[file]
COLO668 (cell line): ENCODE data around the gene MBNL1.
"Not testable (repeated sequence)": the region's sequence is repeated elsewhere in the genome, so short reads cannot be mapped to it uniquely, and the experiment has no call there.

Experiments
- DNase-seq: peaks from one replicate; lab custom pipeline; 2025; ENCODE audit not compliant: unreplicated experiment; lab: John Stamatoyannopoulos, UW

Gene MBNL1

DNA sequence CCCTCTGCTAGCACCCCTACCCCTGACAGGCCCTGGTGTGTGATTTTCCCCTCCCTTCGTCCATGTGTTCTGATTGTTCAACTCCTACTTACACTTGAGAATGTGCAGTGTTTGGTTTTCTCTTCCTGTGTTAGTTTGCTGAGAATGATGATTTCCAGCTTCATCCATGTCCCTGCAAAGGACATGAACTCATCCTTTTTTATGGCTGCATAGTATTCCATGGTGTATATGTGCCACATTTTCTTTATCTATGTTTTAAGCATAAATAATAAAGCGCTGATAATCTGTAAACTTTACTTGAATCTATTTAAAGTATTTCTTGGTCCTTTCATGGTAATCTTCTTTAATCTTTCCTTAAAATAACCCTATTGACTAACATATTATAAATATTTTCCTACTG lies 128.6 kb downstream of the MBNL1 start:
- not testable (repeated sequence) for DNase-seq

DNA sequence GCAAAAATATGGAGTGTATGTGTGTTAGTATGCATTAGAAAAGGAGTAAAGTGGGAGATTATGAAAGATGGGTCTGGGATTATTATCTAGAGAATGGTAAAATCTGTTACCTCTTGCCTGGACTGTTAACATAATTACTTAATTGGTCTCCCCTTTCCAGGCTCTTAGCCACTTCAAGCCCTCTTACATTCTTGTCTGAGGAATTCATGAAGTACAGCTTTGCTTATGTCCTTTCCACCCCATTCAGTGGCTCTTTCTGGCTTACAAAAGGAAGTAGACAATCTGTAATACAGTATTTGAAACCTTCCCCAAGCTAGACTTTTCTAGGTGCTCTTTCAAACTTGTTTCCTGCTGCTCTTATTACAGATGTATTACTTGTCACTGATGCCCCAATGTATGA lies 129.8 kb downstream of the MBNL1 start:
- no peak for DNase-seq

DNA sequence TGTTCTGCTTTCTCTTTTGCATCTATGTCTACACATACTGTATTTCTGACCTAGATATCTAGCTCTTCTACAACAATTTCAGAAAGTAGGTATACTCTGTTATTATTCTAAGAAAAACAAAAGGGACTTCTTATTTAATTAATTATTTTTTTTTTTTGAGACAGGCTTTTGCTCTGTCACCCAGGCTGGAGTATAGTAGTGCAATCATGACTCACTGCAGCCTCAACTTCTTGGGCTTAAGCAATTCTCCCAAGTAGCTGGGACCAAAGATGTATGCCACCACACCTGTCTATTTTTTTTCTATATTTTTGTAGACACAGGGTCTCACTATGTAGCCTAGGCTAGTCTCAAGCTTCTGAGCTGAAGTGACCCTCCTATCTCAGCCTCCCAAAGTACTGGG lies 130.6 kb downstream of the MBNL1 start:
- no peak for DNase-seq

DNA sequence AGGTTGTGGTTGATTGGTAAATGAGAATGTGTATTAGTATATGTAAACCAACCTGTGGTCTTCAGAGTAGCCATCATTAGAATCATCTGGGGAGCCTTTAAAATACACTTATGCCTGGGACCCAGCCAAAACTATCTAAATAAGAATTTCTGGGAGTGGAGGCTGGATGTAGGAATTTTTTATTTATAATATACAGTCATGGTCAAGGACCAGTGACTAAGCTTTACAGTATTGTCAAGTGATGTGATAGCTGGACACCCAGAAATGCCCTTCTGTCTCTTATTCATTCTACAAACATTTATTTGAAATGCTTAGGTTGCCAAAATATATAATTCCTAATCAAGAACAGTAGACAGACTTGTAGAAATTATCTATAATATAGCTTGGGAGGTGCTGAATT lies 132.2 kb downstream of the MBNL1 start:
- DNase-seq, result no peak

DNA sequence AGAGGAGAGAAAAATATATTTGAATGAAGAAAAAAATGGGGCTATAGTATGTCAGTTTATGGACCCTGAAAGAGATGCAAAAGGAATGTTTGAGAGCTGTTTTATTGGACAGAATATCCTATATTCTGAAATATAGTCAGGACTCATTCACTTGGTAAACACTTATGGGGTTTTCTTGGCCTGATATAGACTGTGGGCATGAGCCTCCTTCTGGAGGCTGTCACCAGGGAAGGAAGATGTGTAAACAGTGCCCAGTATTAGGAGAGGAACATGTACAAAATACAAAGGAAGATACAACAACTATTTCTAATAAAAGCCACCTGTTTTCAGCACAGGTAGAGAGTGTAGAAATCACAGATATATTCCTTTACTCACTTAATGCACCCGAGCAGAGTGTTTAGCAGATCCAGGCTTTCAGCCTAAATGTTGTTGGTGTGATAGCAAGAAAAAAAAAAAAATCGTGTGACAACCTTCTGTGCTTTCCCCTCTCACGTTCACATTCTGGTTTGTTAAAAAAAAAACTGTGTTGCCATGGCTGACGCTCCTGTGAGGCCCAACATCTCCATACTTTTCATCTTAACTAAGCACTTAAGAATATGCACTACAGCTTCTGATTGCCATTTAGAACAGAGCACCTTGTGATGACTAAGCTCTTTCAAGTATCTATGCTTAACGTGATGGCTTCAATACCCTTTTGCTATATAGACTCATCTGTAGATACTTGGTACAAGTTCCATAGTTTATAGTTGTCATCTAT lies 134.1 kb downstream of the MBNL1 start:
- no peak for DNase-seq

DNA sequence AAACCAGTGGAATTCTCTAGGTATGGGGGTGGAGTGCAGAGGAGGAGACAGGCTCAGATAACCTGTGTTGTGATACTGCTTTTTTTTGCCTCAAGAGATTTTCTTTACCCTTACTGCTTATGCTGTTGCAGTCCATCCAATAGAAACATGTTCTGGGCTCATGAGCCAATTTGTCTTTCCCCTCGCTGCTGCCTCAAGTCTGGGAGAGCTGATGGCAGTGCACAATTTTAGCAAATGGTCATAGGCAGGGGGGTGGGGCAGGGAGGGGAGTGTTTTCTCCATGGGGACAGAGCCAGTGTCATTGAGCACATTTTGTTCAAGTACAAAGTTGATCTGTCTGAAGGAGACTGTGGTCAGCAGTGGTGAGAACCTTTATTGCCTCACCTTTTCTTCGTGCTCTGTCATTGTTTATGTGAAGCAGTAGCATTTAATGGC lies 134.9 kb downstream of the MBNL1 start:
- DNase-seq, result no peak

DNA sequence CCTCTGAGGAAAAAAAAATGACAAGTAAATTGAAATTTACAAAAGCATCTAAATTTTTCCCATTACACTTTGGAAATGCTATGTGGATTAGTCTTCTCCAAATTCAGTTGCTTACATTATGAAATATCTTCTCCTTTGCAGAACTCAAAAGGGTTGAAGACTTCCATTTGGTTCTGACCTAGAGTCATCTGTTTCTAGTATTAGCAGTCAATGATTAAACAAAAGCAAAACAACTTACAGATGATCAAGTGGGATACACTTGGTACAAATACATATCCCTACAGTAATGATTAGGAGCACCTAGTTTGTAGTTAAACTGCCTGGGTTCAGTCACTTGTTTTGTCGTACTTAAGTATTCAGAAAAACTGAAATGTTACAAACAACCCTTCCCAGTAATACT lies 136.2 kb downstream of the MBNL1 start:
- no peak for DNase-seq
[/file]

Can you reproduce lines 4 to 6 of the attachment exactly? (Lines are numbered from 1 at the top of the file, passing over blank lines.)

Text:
- DNase-seq: peaks from one replicate; lab custom pipeline; 2025; ENCODE audit not compliant: unreplicated experiment; lab: John Stamatoyannopoulos, UW

Gene MBNL1

DNA sequence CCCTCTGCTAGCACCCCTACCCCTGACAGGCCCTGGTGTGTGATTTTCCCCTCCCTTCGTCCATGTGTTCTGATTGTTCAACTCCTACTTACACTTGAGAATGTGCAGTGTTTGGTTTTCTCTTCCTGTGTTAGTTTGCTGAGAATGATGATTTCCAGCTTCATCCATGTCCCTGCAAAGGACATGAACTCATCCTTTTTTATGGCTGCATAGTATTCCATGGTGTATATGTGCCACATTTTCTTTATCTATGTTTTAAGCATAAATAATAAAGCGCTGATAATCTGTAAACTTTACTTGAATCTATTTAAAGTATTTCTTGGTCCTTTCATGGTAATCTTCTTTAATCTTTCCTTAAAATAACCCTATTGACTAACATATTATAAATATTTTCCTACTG lies 128.6 kb downstream of the MBNL1 start: